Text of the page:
Feeling anger does not make us perpetrators. It is what we do with these feelings that could.

When we make anger bad and deem it the cause of the world’s suffering, we’ll likely banish our own into the recesses of our unconscious, choosing not to give it a place in the spectrum of our emotional lives. We also set ourselves up as judge and jury towards others around us who are expressing anger; that they are “out-of-control”, “scary”, or negative people.

This relationship to anger is one of victim to perpetrator. Anger itself is the perpetrator who we blame, who we fear and judge. Yet by doing this we become fixed in the energy pattern of identifying as a victim. We are perceiving reality from the illusion that we must keep our anger at bay, because it will harm us and others if it’s released. We must also avoid angry people or try to make people happy, so they don’t get angry.

What you may find in people who repress their anger is that they feel victimized in multiple ways by external sources in their lives. Their boss or job, their relationship, their friendships, other drivers on the road…are all potential perpetrators. With their own anger unavailable to them, they will see it in the world around them, and project it into others. Often they wonder if people are mad at them. I know this one quite well. My husband has heard me ask many times, “Are you mad at me?” He’s always surprised. “No. Not at all. I’m just distracted.” he’ll say, full well knowing its my projection and I have anger within me that needs dealing with.

Not until we can honor the energy of our anger, will we feel once again powerful in our ability to protect ourselves, thus shifting the pattern in our energy field. This doesn’t mean that we feel empowered because we can yell at someone, what I’m describing is an internal liberation from suppressed emotions and from the false stories that made us suppress them in the first place. The knowing that we won’t collapse in the face of criticism, conflict or an aggressively angry person, does feel empowering. Because we’ve explored the terrain of our own anger willingly, we are not intimidated by it in the world. And if anger does get toxic and violent, our instincts are now free to kick in and move us to safety. When we are suppressing our anger, we will tend to hide away to be safe or move towards conflict like a magnet, unconsciously trying to resolve the inner-imbalance.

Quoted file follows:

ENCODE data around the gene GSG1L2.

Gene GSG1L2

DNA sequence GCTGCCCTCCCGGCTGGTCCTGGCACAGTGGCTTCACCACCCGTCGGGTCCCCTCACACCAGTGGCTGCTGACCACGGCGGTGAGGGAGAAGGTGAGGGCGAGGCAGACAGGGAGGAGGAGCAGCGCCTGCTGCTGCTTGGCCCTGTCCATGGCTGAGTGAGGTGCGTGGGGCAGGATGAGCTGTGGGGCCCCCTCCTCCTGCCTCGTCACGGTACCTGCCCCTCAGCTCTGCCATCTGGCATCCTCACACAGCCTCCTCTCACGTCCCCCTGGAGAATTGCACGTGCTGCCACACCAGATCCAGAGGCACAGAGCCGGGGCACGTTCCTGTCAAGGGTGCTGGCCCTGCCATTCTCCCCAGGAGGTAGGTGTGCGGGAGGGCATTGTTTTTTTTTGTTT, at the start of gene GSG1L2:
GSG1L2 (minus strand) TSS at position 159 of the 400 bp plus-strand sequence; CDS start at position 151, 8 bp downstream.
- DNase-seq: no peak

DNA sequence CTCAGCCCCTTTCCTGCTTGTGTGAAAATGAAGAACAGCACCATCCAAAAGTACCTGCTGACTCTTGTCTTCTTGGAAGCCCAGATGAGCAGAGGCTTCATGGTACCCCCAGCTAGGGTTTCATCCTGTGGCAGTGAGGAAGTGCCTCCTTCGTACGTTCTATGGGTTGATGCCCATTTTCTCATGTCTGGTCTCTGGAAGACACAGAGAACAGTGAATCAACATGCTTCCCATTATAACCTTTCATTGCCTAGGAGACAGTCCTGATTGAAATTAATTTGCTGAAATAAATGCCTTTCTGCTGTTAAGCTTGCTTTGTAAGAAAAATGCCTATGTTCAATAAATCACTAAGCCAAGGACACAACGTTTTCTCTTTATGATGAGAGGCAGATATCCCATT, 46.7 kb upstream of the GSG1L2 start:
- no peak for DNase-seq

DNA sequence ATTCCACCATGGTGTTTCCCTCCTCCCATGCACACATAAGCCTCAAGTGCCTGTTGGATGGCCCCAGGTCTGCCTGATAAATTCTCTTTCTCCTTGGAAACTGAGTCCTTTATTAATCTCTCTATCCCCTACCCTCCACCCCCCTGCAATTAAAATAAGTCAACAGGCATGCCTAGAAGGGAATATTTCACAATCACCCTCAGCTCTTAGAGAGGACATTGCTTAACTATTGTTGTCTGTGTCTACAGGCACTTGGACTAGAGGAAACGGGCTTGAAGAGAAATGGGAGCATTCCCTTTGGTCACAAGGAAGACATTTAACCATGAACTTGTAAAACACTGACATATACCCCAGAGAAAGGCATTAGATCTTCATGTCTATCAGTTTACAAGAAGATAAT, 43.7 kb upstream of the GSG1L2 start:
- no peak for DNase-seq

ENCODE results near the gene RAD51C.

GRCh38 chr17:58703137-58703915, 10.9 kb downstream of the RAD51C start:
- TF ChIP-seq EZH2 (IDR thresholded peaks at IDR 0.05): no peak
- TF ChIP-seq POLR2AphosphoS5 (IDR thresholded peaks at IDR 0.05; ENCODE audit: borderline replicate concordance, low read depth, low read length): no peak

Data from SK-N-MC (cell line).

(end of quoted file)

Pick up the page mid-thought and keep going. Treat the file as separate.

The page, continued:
I worked with a young woman professional in the holistic health field who had this very pattern. She came to see me in deep despair, unable to break free from a frozen state of protection. The month before she had been dropped by a beautiful, narcissistic man who had seduced her into a steamy affair. As well, her manager at work was treating her with disrespect and frequently criticizing her.  She was going into depressions that lasted for weeks, and felt out of control of her life.

I asked her if she’d ever released her anger in a safe way – for example hitting pillows and allowing herself to yell. She said that in the past she had expressed her anger easily and would do things that were hurtful to others. Once she started studying Buddhism, she realized that she must tame her aggressive tendencies and focus on compassion. Since then, people had been walking all over her and she felt she didn’t have the spiritual right to feel her anger about it.

I helped her to understand that in the past her anger was coming from an immature place and was exploding outward and hurting others. That was aggression. But here with me, in the session room with pillows, allowing herself to feel her authentic pain and anger in a safe way – this wasn’t aggression, this was honoring her emotional intelligence and tending to the health of her nervous system. Not to mention respecting the relationship between her adult consciousness and her inner-child who had lost trust in her since she stopped protecting her.

I supported my client in accessing her hurt by having her talk out loud to the man who had dropped her suddenly after professing undying love. As she spoke to him, I tracked her “care-taker” and reminded her not to edit herself. I also reminded her that compassion is her nature and comes easily for her, while anger is the emotion that has been repressed and is harder for her, so how can she  really make the space for her anger right now and not have to be nice or care-take. This was all she needed to let out some screams and punch the pillows on the floor in front of her.